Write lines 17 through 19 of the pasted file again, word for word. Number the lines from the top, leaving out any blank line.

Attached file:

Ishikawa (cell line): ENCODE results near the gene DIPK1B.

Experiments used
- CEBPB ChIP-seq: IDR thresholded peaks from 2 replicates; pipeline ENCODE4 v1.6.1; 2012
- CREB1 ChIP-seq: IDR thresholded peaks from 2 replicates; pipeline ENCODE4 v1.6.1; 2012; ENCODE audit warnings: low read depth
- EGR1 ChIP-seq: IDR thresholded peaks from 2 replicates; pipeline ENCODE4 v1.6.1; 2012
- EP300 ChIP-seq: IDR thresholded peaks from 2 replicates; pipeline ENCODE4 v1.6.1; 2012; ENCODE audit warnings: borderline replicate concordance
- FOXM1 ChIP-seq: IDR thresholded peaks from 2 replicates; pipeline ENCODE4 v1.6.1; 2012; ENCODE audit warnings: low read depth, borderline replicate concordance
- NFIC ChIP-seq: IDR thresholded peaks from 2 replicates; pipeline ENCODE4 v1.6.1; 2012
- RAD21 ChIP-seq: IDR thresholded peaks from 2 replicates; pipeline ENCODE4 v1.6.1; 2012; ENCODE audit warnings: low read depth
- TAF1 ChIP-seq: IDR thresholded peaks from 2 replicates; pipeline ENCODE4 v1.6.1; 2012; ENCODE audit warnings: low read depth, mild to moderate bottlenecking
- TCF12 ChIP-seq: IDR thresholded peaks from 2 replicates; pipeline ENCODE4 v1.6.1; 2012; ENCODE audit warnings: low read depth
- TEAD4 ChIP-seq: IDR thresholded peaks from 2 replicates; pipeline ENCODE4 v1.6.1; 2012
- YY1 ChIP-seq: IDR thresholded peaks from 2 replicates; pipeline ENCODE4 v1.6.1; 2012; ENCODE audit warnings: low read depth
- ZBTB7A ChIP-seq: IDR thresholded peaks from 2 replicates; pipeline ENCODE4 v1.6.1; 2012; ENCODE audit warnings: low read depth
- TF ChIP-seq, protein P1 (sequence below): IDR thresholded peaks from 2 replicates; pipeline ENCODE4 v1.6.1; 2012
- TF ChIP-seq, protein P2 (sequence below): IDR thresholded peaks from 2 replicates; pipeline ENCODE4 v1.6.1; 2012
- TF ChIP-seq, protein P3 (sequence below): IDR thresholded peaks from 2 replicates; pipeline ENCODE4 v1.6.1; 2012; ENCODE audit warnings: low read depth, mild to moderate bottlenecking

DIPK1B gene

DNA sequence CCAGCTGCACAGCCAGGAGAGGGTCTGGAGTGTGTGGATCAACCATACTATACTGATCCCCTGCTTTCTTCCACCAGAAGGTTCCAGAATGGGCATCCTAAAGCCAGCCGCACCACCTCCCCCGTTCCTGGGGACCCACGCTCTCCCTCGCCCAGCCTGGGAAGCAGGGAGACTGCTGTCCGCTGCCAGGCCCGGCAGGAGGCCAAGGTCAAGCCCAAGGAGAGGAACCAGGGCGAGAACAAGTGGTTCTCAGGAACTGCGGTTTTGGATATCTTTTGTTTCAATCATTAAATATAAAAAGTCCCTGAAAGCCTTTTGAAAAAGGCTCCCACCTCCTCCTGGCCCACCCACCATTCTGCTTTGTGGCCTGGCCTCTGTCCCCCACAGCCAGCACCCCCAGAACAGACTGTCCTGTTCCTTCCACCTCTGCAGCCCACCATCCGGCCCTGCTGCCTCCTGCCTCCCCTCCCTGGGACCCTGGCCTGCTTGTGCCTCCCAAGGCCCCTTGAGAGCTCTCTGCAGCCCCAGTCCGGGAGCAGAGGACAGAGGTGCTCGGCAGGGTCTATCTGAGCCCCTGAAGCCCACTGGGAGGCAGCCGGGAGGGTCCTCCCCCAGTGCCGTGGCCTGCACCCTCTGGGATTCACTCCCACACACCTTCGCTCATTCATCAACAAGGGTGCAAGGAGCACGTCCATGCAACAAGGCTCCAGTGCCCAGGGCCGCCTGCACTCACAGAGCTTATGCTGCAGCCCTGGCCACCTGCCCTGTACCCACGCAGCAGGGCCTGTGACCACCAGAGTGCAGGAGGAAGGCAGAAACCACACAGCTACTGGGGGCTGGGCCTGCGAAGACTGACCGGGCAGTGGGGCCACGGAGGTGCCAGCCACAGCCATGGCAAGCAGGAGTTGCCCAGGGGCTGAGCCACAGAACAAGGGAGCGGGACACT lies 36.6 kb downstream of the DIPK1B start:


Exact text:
- TF ChIP-seq, protein P3 (sequence below): IDR thresholded peaks from 2 replicates; pipeline ENCODE4 v1.6.1; 2012; ENCODE audit warnings: low read depth, mild to moderate bottlenecking

DIPK1B gene

DNA sequence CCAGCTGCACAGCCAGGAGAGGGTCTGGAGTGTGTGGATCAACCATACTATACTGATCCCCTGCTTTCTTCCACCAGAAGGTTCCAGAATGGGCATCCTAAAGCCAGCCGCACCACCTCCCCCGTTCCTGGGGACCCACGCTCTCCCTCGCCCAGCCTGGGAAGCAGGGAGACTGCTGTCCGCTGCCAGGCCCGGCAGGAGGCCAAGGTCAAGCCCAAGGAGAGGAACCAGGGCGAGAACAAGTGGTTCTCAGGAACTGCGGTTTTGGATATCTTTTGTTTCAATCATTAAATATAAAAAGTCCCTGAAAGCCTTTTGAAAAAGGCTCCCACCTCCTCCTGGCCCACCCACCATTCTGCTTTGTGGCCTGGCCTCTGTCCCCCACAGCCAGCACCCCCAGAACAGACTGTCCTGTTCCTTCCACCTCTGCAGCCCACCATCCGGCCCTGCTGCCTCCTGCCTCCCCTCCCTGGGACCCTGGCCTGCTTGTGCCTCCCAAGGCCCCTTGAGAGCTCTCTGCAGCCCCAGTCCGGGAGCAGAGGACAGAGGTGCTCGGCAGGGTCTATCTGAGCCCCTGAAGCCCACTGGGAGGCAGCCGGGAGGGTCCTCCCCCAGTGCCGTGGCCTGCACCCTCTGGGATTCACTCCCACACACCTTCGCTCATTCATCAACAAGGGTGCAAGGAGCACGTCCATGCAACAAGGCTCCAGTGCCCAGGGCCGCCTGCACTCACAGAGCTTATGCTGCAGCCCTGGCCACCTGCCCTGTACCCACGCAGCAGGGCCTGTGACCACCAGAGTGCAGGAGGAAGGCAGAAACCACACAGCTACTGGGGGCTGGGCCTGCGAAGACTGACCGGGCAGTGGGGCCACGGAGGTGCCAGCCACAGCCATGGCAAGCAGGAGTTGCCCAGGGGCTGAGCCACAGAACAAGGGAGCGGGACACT lies 36.6 kb downstream of the DIPK1B start: